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Children Bodies Swept Away in Flood Found

November 22, 2003

COUNCIL, Va. (AP) _ A wall of water from a rain-swollen creek broke through a culvert and swept away five mobile homes, killing two young children who were torn from their parents’ arms.

The bodies of Kayley Runyon, 4, and her brother, Christian, 2, were recovered Friday in a river about a mile from where their home once stood, Buchanan County Sheriff Paul Crouse said.

About 50 sheriff’s deputies and volunteers had searched the hilly terrain of southwest Virginia since Thursday afternoon, when the culvert holding back Laurel Branch Creek gave way.

``We considered it a disaster,″ Crouse said Friday. ``We mobilized everyone we could find.″

Witnesses said the Runyons’ trailer was the first thing the water hit as it crashed down the hillside, covering a road in a torrent more than 50 feet wide and sweeping away everything in its path. In addition to the five homes, six cars were lost.

``I saw the water spraying,″ Mike Hurley said. ``Lord, it was spraying like you’d turned a spillway loose. I could hear the trees falling.″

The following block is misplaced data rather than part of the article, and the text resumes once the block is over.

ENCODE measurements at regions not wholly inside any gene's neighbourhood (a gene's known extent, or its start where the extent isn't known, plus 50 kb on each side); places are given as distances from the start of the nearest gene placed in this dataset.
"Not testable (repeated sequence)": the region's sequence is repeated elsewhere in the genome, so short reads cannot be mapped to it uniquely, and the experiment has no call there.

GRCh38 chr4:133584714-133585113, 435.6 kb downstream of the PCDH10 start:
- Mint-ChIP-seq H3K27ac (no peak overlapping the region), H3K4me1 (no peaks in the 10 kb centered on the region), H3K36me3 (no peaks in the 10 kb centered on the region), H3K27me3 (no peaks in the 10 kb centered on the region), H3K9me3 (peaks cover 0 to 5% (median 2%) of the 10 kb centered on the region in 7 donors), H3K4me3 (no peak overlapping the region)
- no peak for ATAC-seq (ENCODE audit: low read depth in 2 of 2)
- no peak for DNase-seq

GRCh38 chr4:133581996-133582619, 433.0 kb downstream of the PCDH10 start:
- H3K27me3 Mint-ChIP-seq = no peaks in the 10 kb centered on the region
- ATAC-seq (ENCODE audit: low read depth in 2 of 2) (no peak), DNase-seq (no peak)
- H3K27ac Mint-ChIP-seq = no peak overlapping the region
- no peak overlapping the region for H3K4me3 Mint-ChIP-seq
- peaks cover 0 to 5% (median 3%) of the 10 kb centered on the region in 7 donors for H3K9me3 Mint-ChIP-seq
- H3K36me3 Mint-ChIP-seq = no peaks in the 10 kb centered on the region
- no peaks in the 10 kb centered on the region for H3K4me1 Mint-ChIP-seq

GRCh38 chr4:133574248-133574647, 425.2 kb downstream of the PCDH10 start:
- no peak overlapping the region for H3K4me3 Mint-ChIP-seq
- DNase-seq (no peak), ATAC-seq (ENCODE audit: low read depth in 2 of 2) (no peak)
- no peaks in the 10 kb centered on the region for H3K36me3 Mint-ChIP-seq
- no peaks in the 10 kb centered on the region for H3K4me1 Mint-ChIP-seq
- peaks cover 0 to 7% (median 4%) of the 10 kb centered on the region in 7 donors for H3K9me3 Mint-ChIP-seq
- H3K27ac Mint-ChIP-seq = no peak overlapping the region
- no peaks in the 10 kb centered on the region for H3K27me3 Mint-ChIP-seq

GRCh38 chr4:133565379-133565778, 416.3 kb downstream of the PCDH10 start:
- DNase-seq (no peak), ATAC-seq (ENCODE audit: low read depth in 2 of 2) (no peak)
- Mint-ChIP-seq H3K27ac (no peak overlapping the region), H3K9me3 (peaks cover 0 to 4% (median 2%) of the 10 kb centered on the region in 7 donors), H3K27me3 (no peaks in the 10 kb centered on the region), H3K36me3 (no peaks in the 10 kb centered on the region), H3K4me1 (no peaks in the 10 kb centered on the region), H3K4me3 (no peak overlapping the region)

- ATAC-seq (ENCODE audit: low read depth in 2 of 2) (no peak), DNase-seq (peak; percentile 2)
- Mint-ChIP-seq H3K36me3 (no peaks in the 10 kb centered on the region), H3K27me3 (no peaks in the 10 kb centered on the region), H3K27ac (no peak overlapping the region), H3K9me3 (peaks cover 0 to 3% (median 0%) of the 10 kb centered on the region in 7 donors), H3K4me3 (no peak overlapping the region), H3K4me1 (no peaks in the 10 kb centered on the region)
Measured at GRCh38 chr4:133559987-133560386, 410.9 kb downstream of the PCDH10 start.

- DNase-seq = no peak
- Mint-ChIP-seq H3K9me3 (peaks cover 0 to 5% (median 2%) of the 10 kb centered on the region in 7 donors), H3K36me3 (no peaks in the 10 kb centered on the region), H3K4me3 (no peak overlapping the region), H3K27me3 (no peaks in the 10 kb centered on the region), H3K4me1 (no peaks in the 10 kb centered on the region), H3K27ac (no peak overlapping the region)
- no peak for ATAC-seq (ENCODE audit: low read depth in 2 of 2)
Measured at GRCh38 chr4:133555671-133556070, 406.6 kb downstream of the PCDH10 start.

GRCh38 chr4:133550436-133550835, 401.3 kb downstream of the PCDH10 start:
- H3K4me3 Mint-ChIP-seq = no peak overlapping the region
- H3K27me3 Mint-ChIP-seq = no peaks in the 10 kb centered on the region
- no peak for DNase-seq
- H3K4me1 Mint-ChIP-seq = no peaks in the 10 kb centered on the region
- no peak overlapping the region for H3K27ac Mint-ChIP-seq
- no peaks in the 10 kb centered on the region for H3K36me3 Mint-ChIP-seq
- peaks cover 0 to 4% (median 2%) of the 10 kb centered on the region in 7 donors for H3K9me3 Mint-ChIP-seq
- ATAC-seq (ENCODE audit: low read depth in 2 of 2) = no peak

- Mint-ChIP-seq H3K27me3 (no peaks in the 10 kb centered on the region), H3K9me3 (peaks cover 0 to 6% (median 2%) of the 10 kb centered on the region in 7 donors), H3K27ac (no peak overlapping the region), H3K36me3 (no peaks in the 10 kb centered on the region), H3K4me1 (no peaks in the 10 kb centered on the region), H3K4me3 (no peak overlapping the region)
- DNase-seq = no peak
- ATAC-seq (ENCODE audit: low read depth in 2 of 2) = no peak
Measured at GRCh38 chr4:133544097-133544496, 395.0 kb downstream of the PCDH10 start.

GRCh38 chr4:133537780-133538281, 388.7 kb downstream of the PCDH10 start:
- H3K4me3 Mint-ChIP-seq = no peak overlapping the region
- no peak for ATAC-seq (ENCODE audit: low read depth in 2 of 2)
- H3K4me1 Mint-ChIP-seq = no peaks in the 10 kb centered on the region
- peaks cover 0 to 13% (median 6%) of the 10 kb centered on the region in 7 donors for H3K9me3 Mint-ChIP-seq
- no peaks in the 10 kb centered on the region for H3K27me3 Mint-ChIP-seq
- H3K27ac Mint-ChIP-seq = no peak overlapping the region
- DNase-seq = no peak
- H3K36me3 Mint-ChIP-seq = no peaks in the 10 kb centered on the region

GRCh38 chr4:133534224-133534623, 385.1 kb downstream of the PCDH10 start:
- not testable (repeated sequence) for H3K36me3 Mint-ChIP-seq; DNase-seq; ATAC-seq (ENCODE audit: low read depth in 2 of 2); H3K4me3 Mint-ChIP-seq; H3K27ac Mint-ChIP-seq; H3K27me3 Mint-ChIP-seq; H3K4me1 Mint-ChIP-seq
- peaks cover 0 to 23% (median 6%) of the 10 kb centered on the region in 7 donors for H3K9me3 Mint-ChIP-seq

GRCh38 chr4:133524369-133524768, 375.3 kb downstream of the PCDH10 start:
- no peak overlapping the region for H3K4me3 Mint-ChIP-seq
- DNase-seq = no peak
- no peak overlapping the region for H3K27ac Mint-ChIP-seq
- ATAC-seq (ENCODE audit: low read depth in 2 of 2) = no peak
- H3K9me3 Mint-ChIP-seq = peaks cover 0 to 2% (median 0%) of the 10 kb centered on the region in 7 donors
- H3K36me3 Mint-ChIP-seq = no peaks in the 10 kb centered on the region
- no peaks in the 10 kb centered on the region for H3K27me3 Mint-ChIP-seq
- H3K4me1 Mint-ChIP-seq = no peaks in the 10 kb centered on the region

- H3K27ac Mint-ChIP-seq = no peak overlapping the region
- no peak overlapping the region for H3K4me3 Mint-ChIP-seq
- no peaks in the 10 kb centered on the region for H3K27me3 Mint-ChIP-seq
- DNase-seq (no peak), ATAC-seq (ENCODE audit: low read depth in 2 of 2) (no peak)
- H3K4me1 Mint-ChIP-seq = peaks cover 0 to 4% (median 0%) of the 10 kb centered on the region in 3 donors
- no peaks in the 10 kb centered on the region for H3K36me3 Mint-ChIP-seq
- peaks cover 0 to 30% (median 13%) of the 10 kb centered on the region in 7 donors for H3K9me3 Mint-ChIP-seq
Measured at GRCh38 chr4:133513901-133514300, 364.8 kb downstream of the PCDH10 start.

The children’s parents, Doug and Misty Runyon, told searchers the family was inside the home when the water washed it down a hill and swept the children out of their arms.

Nearby residents were able to rescue the parents. Steve Hunt saw the Runyons washed up on the hillside, crying for their children.

``She said, ’Find my babies,‴ Hunt said. ``It broke my heart.″

April Hargis was away when the washout happened. She came home to find her trailer destroyed.

``I walked up through here and it was gone,″ she said. ``There’s nothing left but dirt and rocks.″

At least nine people died elsewhere in the storms that swept across the Appalachians and Eastern Seaboard earlier this week, including three construction workers washed away as they repaired a culvert along an interstate in Maryland.

The governors of Virginia and West Virginia declared states of emergency in several hard-hit counties, including the Virginia county where the children were swept away.

In West Virginia, the second major storm in two weeks damaged more than 1,800 homes and caused millions of dollars in damage.

In western Pennsylvania, runoff from heavy rain sent rivers over their banks, flooding a major highway through Pittsburgh and lapping up to the steps of the Steelers’ Heinz Field and the Pirates’ PNC Park on the Allegheny River.

The other deaths from the storm were those of a Baltimore boy who drowned when he fell in a swollen creek as he tried to retrieve his bookbag, a man who drowned in Tennessee when his canoe overturned, a West Virginia man found dead in a creek, and three people who died in vehicles that ran into high water or crashed in the rain.

In some areas, less than 2 inches of rain fell, but the already saturated ground and leaf-clogged drains led to flooding along scores of roads and streets.

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